Cathay Pa­cific be­gins pi­lot wage talks un­der threat of in­dus­trial ac­tion

The Pak Banker - - Company& -

HONG KONG: Cathay Pa­cific Air­ways Ltd., Hong Kong's biggest car­rier, to­day be­gins pay talks with pi­lots who have voted for pos­si­ble in­dus­trial ac­tion as they seek raises.

The dis­cus­sions are ex­pected to last five days, Carolyn Le­ung, a Cathay spokes­woman said yes­ter­day by phone. She didn't say how much the pi­lots were seek­ing.

The union wants rises of more than 30 per­cent over the next four years and they could take ac­tion that would dis­rupt flights over the Christ­mas pe­riod, the South China Morn­ing Post re­ported yes­ter­day. Union mem­bers last month voted to al­low lead­ers to pos­si­bly rec­om­mend shun­ning over­time, while re­ject­ing calls for such ac­tion to start on Dec. 1.

"It's a cost in­crease that the air­line should be able to ab­sorb rather than hav­ing to face any pos­si­ble dis­rup­tions," said K. Ajith, an an­a­lyst at UOB-Kay Hian Re­search Pte in Singapore. "I would ex­pect the air­line to come to some com­pro­mise in the ne­go­ti­a­tions."

Ajith ex­pects the air­line's staffing costs to rise about 14.5 per­cent next year, he said. Last month, the car­rier an­nounced it will give Hong Kong-based staff an­nual pay rises av­er­ag­ing 4 per­cent and 4.5 per­cent. Staff will also re­ceive a 13th month bonus pay­ment and a prof­it­share pay-out.

Cathay's in­com­ing Chief Ex­ec­u­tive John Slosar said Dec. 7 he was op­ti­mistic the air­line would reach an agree­ment with the pi­lots.

"We are look­ing for­ward to con­struc­tive ne­go­ti­a­tions and a mu­tu­ally ac­cept­able agree­ment," John Findlay, as­sis­tant gen­eral sec­re­tary of the Hong Kong Air­crew Of­fi­cers As­so­ci­a­tion, said to­day by email. "The pay claim we sub­mit­ted was rea­son­able and is af­ford­able."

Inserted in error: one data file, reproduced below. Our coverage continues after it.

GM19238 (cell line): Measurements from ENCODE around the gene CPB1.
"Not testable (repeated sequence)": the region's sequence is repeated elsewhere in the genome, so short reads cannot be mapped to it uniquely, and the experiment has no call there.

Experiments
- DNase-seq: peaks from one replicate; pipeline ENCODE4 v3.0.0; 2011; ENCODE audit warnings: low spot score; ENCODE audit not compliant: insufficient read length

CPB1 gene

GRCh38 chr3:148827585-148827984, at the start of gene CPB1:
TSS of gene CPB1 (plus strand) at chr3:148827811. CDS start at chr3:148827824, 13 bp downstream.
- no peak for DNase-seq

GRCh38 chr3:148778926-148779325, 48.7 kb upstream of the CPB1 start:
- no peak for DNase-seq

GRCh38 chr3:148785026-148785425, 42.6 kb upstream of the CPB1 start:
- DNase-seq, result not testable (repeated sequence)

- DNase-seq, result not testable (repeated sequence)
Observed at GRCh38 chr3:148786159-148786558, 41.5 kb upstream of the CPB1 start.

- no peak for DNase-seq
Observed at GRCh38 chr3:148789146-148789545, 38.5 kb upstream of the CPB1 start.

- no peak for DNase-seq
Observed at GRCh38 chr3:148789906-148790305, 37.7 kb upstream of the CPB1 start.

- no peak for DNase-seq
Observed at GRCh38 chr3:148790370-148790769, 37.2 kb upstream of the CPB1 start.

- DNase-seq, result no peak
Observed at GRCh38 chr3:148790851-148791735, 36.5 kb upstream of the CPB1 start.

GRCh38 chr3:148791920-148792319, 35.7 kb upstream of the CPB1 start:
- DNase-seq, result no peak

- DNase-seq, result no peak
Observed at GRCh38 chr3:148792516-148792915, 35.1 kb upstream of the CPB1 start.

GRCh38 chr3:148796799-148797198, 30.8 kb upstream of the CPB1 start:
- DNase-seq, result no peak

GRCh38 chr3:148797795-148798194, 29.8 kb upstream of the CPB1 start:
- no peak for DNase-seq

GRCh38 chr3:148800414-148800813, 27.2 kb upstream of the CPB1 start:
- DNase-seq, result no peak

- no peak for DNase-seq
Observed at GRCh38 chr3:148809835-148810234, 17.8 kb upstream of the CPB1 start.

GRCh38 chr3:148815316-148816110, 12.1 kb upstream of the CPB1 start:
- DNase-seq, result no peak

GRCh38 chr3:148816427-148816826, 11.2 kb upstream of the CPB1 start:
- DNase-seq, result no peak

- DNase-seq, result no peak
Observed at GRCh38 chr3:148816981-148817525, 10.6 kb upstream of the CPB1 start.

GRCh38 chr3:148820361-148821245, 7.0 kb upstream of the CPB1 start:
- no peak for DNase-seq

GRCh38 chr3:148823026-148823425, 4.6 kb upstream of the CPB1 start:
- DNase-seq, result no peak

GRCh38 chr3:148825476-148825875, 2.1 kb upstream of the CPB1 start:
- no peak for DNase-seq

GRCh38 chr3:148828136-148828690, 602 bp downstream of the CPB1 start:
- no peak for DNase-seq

Cathay rose 2.8 per­cent to HK$23.95 at 11:06 a.m. in Hong Kong. The stock has risen 65 per­cent this year com­pared with a 6.7 per­cent gain in the bench­mark Hang Seng In­dex. The car­rier, the world's third-largest by mar­ket value, ex­pects to more than dou­ble profit this year to at least HK$12.5 bil­lion ($1.6 bil­lion), helped by re­bound­ing travel de­mand and the sale of stakes in an air-cargo han­dler and a main­te­nance com­pany.

In an­other news item, Air­bus SAS Chief Op­er­at­ing Of­fi­cer John Leahy and Erik Pil­let, the for­mer hu­man re­sources di­rec­tor at the Euro­pean Aero­nau­tic De­fence and Space Co. unit, were charged by a Paris in­ves­ti­gat­ing judge with in­sider trad­ing.

Leahy was placed un­der in­ves­ti­ga­tion Nov. 5, and Pil­let Oct. 1 af­ter they were called in for ques­tion­ing, said a spokes­woman for the pros­e­cu­tor's of­fice who de­clined to be named cit­ing of­fice pol­icy.

Crim­i­nal in­ves­ti­ga­tors are look­ing into al­le­ga­tions that as many as 17 cur­rent and for­mer EADS of­fi­cials en­gaged in in­sider trad­ing ahead of the an­nounce­ment about pro­duc­tion prob­lems that would de­lay the A380, the world's biggest pas­sen­ger plane. The re­port pre­cip­i­tated a 26 per­cent drop in the share price on June 14, 2006.

France's mar­ket reg­u­la­tor cleared the of­fi­cials and the com­pany of any wrong­do­ing in De­cem­ber 2009 in a par­al­lel probe. Leahy's lawyer Pa­trick Bernard and EADS spokesman Pierre Bayle de­clined to com­ment. Calls for com­ment to the men's of­fices weren't im­me­di­ately re­turned.

Leahy, 60, has been the one con­stant in Air­bus's top man­age­ment for close to two decades. He was hired six CEOs ago in 1985, and, as an Amer­i­can, is one of the few non-Euro­peans. Air­bus, the world's largest air­craft maker, is EADS's biggest unit.

Leahy sold 260,000 shares for 3.1 mil­lion eu­ros ($4.1 mil­lion) while ex­er­cis­ing his op­tions, and Pil­let sold 50,400 shares for 542,416 eu­ros, ac­cord­ing to a re­port by the Au­torite des Marches Fi­nanciers. Four for­mer ex­ec­u­tives in­clud­ing for­mer EADS co-chief ex­ec­u­tive of­fi­cer Noel Forgeard and one cur­rent of­fi­cial have also been pre­lim­i­nar­ily charged in the probe. The in­ves­ti­ga­tion be­gan af­ter EADS in­vestors filed a crim­i­nal com­plaint fol­low­ing the 2006 share price slide. -Bloomberg

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